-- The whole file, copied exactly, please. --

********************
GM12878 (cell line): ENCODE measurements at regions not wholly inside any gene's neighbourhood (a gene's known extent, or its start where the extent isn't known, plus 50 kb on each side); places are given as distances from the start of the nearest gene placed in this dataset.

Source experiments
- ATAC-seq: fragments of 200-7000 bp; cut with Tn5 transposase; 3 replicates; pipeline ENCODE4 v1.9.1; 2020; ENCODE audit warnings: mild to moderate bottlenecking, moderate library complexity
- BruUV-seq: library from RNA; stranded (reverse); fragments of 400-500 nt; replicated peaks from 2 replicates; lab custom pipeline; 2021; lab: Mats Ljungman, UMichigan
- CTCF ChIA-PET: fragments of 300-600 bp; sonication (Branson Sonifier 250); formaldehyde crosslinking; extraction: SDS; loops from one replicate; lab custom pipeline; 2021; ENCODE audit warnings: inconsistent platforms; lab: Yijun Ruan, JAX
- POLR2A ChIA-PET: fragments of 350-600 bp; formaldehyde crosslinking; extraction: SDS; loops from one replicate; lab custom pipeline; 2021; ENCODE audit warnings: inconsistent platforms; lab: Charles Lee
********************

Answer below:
GM12878 (cell line): ENCODE measurements at regions not wholly inside any gene's neighbourhood (a gene's known extent, or its start where the extent isn't known, plus 50 kb on each side); places are given as distances from the start of the nearest gene placed in this dataset.

Source experiments
- ATAC-seq: fragments of 200-7000 bp; cut with Tn5 transposase; 3 replicates; pipeline ENCODE4 v1.9.1; 2020; ENCODE audit warnings: mild to moderate bottlenecking, moderate library complexity
- BruUV-seq: library from RNA; stranded (reverse); fragments of 400-500 nt; replicated peaks from 2 replicates; lab custom pipeline; 2021; lab: Mats Ljungman, UMichigan
- CTCF ChIA-PET: fragments of 300-600 bp; sonication (Branson Sonifier 250); formaldehyde crosslinking; extraction: SDS; loops from one replicate; lab custom pipeline; 2021; ENCODE audit warnings: inconsistent platforms; lab: Yijun Ruan, JAX
- POLR2A ChIA-PET: fragments of 350-600 bp; formaldehyde crosslinking; extraction: SDS; loops from one replicate; lab custom pipeline; 2021; ENCODE audit warnings: inconsistent platforms; lab: Charles Lee